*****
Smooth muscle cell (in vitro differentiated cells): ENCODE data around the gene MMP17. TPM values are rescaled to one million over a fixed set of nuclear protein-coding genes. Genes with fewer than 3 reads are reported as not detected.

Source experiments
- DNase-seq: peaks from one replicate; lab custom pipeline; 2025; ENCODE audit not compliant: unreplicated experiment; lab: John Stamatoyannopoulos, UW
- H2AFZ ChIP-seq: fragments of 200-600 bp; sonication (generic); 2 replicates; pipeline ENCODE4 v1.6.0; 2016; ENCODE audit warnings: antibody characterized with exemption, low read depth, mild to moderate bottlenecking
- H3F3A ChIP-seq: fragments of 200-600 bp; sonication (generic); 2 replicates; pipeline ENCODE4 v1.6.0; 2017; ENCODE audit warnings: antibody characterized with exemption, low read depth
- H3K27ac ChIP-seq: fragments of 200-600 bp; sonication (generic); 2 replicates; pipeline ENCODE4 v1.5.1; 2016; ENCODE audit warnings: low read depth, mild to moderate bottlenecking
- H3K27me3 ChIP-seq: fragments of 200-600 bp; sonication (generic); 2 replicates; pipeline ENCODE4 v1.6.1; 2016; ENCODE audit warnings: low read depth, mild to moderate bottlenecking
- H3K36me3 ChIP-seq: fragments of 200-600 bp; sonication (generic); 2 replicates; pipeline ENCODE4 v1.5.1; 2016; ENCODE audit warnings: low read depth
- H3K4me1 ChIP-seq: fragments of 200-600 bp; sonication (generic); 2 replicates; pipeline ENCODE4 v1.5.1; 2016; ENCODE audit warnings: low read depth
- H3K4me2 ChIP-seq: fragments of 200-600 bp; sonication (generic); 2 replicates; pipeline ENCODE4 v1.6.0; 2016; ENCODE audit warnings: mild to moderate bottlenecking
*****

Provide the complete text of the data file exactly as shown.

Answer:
Smooth muscle cell (in vitro differentiated cells): ENCODE data around the gene MMP17. TPM values are rescaled to one million over a fixed set of nuclear protein-coding genes. Genes with fewer than 3 reads are reported as not detected.

Source experiments
- DNase-seq: peaks from one replicate; lab custom pipeline; 2025; ENCODE audit not compliant: unreplicated experiment; lab: John Stamatoyannopoulos, UW
- H2AFZ ChIP-seq: fragments of 200-600 bp; sonication (generic); 2 replicates; pipeline ENCODE4 v1.6.0; 2016; ENCODE audit warnings: antibody characterized with exemption, low read depth, mild to moderate bottlenecking
- H3F3A ChIP-seq: fragments of 200-600 bp; sonication (generic); 2 replicates; pipeline ENCODE4 v1.6.0; 2017; ENCODE audit warnings: antibody characterized with exemption, low read depth
- H3K27ac ChIP-seq: fragments of 200-600 bp; sonication (generic); 2 replicates; pipeline ENCODE4 v1.5.1; 2016; ENCODE audit warnings: low read depth, mild to moderate bottlenecking
- H3K27me3 ChIP-seq: fragments of 200-600 bp; sonication (generic); 2 replicates; pipeline ENCODE4 v1.6.1; 2016; ENCODE audit warnings: low read depth, mild to moderate bottlenecking
- H3K36me3 ChIP-seq: fragments of 200-600 bp; sonication (generic); 2 replicates; pipeline ENCODE4 v1.5.1; 2016; ENCODE audit warnings: low read depth
- H3K4me1 ChIP-seq: fragments of 200-600 bp; sonication (generic); 2 replicates; pipeline ENCODE4 v1.5.1; 2016; ENCODE audit warnings: low read depth
- H3K4me2 ChIP-seq: fragments of 200-600 bp; sonication (generic); 2 replicates; pipeline ENCODE4 v1.6.0; 2016; ENCODE audit warnings: mild to moderate bottlenecking